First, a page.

Words, Semantics, and the Power Behind Them
Though my teachers and professors have kept repeating the same mantra over and over again throughout my years in school, the phrase, “Choose your words wisely” never ingrained themselves in my brain. Although the Polish writer Stanisław Wyspianski continuously reiterated the fact that words are just words, “słowa, słowa, słowa” (The Wedding), and do nothing, after reading Malcolm X’s speech my attitude towards words has also changed, from the indifference towards to seeing the value of, words. What got to me wasn’t the eloquence of the words he strung together or the juxtaposition of the ballot and the bullet but rather the part in his speech where he said the fight for equality should not be one of civil rights but one of human rights. I rarely if ever have gotten excited or really stopped to think about a text, the moment right after I read it, but this excerpt on the difference between two measly words and how one was a domestic issue and the other involved the universality of human morals, somehow hit me like a ten-ton train.
I wondered how words, things that aren’t even concrete, things that are just human creations and can’t even exist on their own, have so much influence on our lives. I also questioned the validity of X’s statement, whether changing one word could cause an entire human race as opposed to the citizens of one country to unite for a common cause and I realized that what X was saying had not only merit but held weight. Words have always influenced our perception of what something is. Everyone likes to bring up the word “terrorist” as a prime example of connotations. Does the word terrorist invoke a sense of dread and fear that some hidden enclave of enemy combatants will bomb a major city, perhaps the one we live in or does it inspire pride in one’s country and one’s patriotic desire to break away from the despotic imperialists that wish to mine it dry for resources whether human or raw materials.
The same could be used for the words “civil” and “human”. Civil brings to me a sense of peace and boredom as well as a feeling of “your problem, not mine”. Civil means peaceful or without barbarity, to resolve something in a manner inciting no violence, at least for me though I feel civil has essential the same connotation for everyone. Certain words seem to be universal words that everyone, regardless of nationality or culture understand as one thing. For example, the word “sunny” means in all cultures that the sun is unhindered by clouds. When the word “civil” is joined with the word “right”, I feel as though the rights are not of paramount importance, because they are just “civil” rights as X states. The word civil itself, doesn’t inspire or invoke feelings either way. No one is afraid of losing their “civil rights” or fighting to the death for them. The writers of the Declaration of Independence didn’t include civil rights nor did many other writers who wrote about the rights all men should have.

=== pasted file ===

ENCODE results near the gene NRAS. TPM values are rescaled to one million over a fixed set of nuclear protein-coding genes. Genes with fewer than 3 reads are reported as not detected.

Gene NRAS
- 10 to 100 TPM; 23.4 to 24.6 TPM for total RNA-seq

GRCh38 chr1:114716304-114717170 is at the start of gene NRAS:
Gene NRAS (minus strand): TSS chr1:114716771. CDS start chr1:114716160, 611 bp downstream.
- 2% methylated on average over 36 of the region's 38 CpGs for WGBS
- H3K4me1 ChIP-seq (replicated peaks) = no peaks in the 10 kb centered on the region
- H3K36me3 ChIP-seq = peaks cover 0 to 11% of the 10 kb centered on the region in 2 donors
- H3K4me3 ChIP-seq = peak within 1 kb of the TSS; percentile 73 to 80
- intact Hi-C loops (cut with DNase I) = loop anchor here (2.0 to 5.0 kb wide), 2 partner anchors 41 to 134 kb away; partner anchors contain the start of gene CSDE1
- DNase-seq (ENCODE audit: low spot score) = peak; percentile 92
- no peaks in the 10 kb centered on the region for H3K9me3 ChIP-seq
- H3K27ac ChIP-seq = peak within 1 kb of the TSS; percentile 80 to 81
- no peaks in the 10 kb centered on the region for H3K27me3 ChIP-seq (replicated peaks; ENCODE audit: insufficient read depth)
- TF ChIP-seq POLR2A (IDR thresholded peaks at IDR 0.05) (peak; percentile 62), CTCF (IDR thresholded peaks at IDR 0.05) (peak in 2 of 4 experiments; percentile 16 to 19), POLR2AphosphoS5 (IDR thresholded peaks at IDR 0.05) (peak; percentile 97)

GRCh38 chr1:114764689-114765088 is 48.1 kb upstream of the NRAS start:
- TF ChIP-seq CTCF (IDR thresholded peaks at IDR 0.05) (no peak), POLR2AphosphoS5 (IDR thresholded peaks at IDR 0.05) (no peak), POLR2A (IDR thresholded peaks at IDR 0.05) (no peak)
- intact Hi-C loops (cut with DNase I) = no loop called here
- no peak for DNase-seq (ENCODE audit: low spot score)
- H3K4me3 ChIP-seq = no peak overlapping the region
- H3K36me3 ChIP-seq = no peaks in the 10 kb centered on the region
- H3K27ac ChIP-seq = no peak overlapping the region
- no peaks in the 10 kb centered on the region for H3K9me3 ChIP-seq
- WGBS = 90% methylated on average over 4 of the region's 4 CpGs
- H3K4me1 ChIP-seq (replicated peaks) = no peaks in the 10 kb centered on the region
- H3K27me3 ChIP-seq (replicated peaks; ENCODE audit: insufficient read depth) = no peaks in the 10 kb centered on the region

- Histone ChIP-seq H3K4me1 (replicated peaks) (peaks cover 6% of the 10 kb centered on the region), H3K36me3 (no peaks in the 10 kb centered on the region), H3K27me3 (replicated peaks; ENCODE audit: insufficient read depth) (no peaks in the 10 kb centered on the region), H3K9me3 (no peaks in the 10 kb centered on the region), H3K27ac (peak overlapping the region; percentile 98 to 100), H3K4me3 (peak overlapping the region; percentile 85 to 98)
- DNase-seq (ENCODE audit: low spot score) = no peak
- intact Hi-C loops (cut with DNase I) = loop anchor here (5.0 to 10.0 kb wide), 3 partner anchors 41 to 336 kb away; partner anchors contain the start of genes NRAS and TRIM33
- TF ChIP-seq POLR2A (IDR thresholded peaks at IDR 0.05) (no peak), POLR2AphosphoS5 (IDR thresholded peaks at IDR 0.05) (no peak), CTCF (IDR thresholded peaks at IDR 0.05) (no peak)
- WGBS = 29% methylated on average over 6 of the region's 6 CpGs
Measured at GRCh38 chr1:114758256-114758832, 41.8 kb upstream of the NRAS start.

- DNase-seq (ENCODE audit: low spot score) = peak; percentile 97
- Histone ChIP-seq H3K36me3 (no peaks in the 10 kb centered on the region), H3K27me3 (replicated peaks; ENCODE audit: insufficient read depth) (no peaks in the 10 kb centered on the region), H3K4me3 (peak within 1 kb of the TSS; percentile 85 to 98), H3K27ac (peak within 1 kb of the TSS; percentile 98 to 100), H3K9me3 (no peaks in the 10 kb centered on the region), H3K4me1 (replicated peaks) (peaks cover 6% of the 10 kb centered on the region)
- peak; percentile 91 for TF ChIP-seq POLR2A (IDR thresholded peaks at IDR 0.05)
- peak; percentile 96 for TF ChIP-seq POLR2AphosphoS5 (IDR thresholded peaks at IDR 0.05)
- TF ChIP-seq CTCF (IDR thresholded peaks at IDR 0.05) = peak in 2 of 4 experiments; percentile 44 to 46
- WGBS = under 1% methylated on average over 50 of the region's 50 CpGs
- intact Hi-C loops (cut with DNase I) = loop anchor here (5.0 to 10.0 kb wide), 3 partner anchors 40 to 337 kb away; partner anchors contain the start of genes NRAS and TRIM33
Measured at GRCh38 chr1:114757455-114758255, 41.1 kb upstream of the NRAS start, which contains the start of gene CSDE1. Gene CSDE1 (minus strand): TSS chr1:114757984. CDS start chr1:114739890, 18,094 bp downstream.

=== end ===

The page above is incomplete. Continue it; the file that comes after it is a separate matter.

Rather, the people who wrote pages upon pages talked about “unalienable”, “God-given”, “universal”, “human”, rights, rights which were backed up by powerful adjectives that inspired the masses and invoked fear into the despots who prevented these rights from being dispersed to the people. This is where the intricacy of language, I think comes into play and gives X’s statement more weight. I think if what we had been fighting for was not the Black Civil Rights Movement, but rather the African American stride for human rights from an unjust regime, many more people not only in America but in the rest of the word would have seen the hypocrisy of American equality under the eyes of God. I feel not only would there be massive support, but creating an image of America as one of the monsters it tries to fight against, would incite an uneasiness into our leaders creating change more rapidly than we actually have.
I feel that words have been and can always be used as a tool for change because they are what represent the emotions we have. Certain words inspire certain emotions in us, not only persuading us but energize us or deplete us. Thus, as history has shown, words can act as a catalyst for change but only if we use words correctly. The gay rights movement, which has been linked by many historians as the modern civil rights movement, should not be called the gay rights movement according the Malcolm X, but rather a movement promoting Human Rights for gays because they lack it. The connotation should not be that these rights are “gay” rights, but that these rights are universal rights and that gays should be given these rights because everyone else has been.
Though I can go on about the impact of words, not only in media and literature, but in societal constructs and the way we think, I want to leave you with a burning question that still resounds in my mind. If we had called the Civil Rights Movement, a Human Rights Movement for African Americans, do you think we would have had more drastic change or do you think everything would have remained at a similar pace to what history showed us?